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Calnexin, an ER-induced protein, is a prognostic marker and potential therapeutic target in colorectal cancer

Overview of attention for article published in Journal of Translational Medicine, July 2016
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About this Attention Score

  • Above-average Attention Score compared to outputs of the same age (58th percentile)
  • Above-average Attention Score compared to outputs of the same age and source (60th percentile)

Mentioned by

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3 tweeters

Citations

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10 Dimensions

Readers on

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36 Mendeley
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Title
Calnexin, an ER-induced protein, is a prognostic marker and potential therapeutic target in colorectal cancer
Published in
Journal of Translational Medicine, July 2016
DOI 10.1186/s12967-016-0948-z
Pubmed ID
Authors

Deborah Ryan, Steven Carberry, Áine C. Murphy, Andreas U. Lindner, Joanna Fay, Suzanne Hector, Niamh McCawley, Orna Bacon, Caoimhin G. Concannon, Elaine W. Kay, Deborah A. McNamara, Jochen H. M. Prehn

Abstract

Colorectal cancer (CRC) is a leading cause of cancer mortality in the Western world and commonly treated with genotoxic chemotherapy. Stress in the endoplasmic reticulum (ER) was implicated to contribute to chemotherapeutic resistance. Hence, ER stress related protein may be of prognostic or therapeutic significance. The expression levels of ER stress proteins calnexin, calreticulin, GRP78 and GRP94 were determined in n = 23 Stage II and III colon cancer fresh frozen tumour and matched normal tissue samples. Data were validated in a cohort of n = 11 rectal cancer patients treated with radiochemotherapy in the neoadjuvant setting. The calnexin gene was silenced using siRNA in HCT116 cells. There were no increased levels of ER stress proteins in tumour compared to matched normal tissue samples in Stage II or III CRC. However, increased calnexin protein levels were predictive of poor clinical outcome in the patient cohort. Data were validated in the rectal cancer cohort treated in the neoadjuvant setting. Calnexin gene-silencing significantly reduced cell survival and increased cancer cell susceptibility to 5FU chemotherapy. Increased tumour protein levels of calnexin may be of prognostic significance in CRC, and calnexin may represent a potential target for future therapies.

Twitter Demographics

The data shown below were collected from the profiles of 3 tweeters who shared this research output. Click here to find out more about how the information was compiled.

Mendeley readers

The data shown below were compiled from readership statistics for 36 Mendeley readers of this research output. Click here to see the associated Mendeley record.

Geographical breakdown

Country Count As %
United Kingdom 1 3%
Unknown 35 97%

Demographic breakdown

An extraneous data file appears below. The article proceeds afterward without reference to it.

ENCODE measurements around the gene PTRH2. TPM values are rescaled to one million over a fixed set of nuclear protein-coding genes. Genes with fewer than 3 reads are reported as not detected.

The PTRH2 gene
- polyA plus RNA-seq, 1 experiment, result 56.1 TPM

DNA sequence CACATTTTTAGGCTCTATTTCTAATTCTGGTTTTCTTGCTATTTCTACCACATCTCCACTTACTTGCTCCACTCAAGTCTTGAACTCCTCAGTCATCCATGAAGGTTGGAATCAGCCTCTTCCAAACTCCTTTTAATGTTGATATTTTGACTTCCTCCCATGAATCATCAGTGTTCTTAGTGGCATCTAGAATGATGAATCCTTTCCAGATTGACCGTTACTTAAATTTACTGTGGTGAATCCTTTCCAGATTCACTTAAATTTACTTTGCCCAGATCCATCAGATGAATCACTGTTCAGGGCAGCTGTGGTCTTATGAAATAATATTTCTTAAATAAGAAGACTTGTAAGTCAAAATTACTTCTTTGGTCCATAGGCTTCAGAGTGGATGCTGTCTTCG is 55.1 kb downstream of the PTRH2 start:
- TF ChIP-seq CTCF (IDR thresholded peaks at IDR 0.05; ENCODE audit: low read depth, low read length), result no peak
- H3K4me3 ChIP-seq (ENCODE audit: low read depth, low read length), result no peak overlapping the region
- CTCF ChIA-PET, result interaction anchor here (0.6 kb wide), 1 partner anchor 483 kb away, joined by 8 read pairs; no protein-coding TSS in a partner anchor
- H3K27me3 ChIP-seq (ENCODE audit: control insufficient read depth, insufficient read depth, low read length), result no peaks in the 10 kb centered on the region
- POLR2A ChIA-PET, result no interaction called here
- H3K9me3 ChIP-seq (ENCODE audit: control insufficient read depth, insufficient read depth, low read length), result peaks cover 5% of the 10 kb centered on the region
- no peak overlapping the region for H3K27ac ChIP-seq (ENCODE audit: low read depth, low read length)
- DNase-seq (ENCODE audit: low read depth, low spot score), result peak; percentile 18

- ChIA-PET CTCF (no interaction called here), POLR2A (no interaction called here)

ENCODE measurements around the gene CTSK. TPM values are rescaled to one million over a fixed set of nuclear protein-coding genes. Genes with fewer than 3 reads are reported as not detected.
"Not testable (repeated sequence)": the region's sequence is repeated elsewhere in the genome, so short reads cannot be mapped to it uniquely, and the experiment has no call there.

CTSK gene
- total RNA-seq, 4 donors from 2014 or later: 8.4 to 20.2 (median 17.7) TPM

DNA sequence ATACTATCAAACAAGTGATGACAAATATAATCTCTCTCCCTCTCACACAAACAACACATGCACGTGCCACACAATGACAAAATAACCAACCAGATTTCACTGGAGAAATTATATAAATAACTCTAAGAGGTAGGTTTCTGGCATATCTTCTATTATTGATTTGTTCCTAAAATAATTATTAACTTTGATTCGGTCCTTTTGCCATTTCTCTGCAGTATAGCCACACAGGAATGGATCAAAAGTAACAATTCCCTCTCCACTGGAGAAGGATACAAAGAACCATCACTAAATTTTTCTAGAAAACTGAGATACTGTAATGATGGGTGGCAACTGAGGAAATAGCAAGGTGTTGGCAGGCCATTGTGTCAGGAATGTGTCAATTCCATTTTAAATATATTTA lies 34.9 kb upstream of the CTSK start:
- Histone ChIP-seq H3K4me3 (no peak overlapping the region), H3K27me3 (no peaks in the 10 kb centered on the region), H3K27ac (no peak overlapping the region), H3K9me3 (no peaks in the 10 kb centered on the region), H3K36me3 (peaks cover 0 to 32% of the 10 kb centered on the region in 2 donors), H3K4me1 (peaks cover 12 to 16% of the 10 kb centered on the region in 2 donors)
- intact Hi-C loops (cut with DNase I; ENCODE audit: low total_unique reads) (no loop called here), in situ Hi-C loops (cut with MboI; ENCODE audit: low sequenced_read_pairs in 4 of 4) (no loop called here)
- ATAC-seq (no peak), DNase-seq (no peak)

Readers by professional status Count As %
Student > Ph. D. Student 15 42%
Student > Postgraduate 5 14%
Researcher 5 14%
Student > Bachelor 3 8%
Student > Master 3 8%
Other 3 8%
Unknown 2 6%
Readers by discipline Count As %
Biochemistry, Genetics and Molecular Biology 14 39%
Agricultural and Biological Sciences 7 19%
Medicine and Dentistry 4 11%
Immunology and Microbiology 2 6%
Psychology 2 6%
Other 4 11%
Unknown 3 8%

Attention Score in Context

This research output has an Altmetric Attention Score of 2. This is our high-level measure of the quality and quantity of online attention that it has received. This Attention Score, as well as the ranking and number of research outputs shown below, was calculated when the research output was last mentioned on 01 July 2016.
All research outputs
#3,394,550
of 7,974,292 outputs
Outputs from Journal of Translational Medicine
#555
of 1,800 outputs
Outputs of similar age
#103,873
of 260,687 outputs
Outputs of similar age from Journal of Translational Medicine
#31
of 99 outputs
Altmetric has tracked 7,974,292 research outputs across all sources so far. This one has received more attention than most of these and is in the 56th percentile.
So far Altmetric has tracked 1,800 research outputs from this source. They typically receive a little more attention than average, with a mean Attention Score of 5.6. This one has gotten more attention than average, scoring higher than 63% of its peers.
Older research outputs will score higher simply because they've had more time to accumulate mentions. To account for age we can compare this Altmetric Attention Score to the 260,687 tracked outputs that were published within six weeks on either side of this one in any source. This one has gotten more attention than average, scoring higher than 58% of its contemporaries.
We're also able to compare this research output to 99 others from the same source and published within six weeks on either side of this one. This one has gotten more attention than average, scoring higher than 60% of its contemporaries.